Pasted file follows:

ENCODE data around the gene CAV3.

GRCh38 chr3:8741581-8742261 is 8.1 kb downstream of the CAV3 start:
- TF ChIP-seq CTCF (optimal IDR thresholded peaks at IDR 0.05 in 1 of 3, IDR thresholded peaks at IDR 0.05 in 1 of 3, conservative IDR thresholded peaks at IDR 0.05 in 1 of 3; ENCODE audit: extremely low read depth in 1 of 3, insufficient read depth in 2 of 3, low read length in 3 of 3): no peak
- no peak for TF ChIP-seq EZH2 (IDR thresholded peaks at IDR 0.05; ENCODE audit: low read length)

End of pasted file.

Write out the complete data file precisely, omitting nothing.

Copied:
ENCODE data around the gene CAV3.

GRCh38 chr3:8741581-8742261 is 8.1 kb downstream of the CAV3 start:
- TF ChIP-seq CTCF (optimal IDR thresholded peaks at IDR 0.05 in 1 of 3, IDR thresholded peaks at IDR 0.05 in 1 of 3, conservative IDR thresholded peaks at IDR 0.05 in 1 of 3; ENCODE audit: extremely low read depth in 1 of 3, insufficient read depth in 2 of 3, low read length in 3 of 3): no peak
- no peak for TF ChIP-seq EZH2 (IDR thresholded peaks at IDR 0.05; ENCODE audit: low read length)